“Opportunities to learn, develop and grow professionally are compelling in retaining employees,” Von Armansperg said.
It’s not enough just being in a job or career they’re interested in or that fills their wallet — people want to be challenged, they want to grow, gain new skills, and push their limits.
Growth looks different for everyone, but it can’t be denied that employees have the desire to be creative and to engage and enjoy the work they do.
“According to a survey by TalentLMS, 75% of employees find training beneficial for their engagement at work, professional development (82%), and productivity (80%),” and “76% of employees are more likely to stay with a company that offers continuous training,” Gialleli said.
Training, providing opportunity and simply investing in employees’ wants and needs are some of the best ways to help encourage them to stay.
Employee retention — encouraging employees to stay
It’s in an organization’s best interest to retain as many employees as possible. However, with retention rates dropping like flies, how can employers motivate employees to stay?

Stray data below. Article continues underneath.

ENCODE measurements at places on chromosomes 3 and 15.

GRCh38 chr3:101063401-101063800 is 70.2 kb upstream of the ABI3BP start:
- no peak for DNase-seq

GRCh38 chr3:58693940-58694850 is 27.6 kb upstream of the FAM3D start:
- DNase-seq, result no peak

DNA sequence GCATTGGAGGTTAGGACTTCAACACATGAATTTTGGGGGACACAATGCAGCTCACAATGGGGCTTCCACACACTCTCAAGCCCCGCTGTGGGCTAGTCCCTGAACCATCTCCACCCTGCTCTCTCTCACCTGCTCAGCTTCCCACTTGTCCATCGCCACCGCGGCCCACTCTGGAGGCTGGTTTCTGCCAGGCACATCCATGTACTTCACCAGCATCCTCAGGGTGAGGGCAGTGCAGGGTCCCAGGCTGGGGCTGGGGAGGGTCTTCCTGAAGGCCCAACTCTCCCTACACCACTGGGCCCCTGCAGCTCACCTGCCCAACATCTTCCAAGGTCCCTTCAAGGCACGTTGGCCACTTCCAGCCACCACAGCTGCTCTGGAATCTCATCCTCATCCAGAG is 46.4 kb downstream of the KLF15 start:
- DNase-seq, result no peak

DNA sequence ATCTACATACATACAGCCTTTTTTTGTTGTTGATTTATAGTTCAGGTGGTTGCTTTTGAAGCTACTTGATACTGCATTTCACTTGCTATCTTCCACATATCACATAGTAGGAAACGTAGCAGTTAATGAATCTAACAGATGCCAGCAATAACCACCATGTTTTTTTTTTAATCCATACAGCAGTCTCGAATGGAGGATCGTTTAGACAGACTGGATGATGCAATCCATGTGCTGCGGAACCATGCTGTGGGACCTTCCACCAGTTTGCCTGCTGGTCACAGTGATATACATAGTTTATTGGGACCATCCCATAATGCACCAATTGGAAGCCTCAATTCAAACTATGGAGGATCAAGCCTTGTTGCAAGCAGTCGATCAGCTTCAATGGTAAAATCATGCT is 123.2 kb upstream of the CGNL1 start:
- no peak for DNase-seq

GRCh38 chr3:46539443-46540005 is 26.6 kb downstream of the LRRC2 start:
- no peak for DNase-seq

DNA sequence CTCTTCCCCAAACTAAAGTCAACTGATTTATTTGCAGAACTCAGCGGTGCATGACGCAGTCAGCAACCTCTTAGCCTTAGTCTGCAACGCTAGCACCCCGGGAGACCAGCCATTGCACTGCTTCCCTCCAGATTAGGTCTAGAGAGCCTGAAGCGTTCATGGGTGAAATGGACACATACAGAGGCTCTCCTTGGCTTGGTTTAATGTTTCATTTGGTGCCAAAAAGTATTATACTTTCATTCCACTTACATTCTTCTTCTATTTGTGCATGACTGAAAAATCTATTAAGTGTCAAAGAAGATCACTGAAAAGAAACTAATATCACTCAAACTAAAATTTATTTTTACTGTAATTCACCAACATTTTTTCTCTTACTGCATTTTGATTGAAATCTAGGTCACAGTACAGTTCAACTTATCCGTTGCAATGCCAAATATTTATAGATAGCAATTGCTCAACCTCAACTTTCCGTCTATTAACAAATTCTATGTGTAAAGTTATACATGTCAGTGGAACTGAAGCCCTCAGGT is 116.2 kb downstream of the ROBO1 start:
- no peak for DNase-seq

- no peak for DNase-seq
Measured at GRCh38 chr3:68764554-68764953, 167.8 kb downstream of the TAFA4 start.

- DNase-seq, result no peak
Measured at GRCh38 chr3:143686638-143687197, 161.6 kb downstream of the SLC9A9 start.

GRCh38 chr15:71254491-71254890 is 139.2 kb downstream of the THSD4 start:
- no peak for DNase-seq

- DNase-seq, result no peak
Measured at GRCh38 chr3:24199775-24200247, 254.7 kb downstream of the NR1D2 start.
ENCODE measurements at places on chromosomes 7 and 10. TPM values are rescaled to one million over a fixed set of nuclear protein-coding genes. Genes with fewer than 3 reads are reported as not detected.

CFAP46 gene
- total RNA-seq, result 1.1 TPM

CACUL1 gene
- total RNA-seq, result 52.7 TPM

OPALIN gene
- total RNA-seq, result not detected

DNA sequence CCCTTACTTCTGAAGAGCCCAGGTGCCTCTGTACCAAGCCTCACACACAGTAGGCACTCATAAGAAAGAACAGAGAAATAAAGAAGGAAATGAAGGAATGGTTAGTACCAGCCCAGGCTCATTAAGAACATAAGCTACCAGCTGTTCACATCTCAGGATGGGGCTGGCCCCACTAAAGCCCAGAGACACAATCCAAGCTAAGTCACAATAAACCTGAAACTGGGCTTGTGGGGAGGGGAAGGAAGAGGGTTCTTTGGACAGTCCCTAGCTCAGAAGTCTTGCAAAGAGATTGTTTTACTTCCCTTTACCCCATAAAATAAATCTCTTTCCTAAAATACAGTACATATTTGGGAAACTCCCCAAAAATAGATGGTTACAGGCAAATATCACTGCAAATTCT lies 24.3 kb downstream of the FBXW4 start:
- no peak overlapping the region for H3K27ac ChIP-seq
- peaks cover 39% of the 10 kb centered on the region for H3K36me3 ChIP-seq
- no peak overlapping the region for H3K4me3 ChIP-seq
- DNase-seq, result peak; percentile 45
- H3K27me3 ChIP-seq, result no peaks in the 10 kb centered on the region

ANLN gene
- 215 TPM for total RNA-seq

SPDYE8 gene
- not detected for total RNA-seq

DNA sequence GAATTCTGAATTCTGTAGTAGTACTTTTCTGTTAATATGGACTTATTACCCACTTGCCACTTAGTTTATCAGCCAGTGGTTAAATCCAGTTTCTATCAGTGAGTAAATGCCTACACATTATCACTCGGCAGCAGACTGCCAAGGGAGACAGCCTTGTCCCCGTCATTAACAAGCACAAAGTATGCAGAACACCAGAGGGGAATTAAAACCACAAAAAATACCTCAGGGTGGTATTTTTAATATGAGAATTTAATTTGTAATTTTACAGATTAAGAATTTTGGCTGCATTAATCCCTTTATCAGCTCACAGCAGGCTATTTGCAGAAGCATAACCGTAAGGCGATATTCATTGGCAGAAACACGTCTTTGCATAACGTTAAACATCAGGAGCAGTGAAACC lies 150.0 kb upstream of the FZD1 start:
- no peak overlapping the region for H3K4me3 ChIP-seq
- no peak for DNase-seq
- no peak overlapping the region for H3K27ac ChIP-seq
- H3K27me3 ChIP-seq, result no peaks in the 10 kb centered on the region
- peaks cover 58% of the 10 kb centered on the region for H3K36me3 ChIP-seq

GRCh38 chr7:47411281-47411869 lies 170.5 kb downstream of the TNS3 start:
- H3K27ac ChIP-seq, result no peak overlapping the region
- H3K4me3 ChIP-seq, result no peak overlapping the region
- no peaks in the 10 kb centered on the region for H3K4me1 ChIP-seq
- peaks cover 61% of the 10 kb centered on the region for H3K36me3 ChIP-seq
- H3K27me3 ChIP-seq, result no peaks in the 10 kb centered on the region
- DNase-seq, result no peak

Von Armansperg provided three prime actions companies can take to start putting their employees’ interests first:
Facilitate internal mobility: Even if employees have the opportunity to advance to new levels or positions within the company, without proper training or incentive, they won’t feel capable of handling the new responsibilities they’ll have to face.
“Simply enabling employees to apply for internal roles won’t work if they lack the motivation, skills or growth opportunities to do those roles effectively,” Von Armansperg said.
Create individualized, strengths-based development plans: These plans cater to an employee’s individuality. In this way, employers encourage and validate an employee’s uniqueness and value as an individual, rather than just a number in their roster. And according to Von Armansperg, it also helps them with their performance in their current roles and prepares them for future opportunities.
Incorporate a learning and development program: “A clear, individualized development plan, paired with a company-wide learning and development (L&D) program,” Von Armansperg stated, “helps guide your people into the right roles for them and your company.”
Individualized plans show employees that employers care about them as people — company-wide development programs show employees how they can combine their strengths and work together to create an optimal and enjoyable workplace environment.
The keys here are intent and flexibility.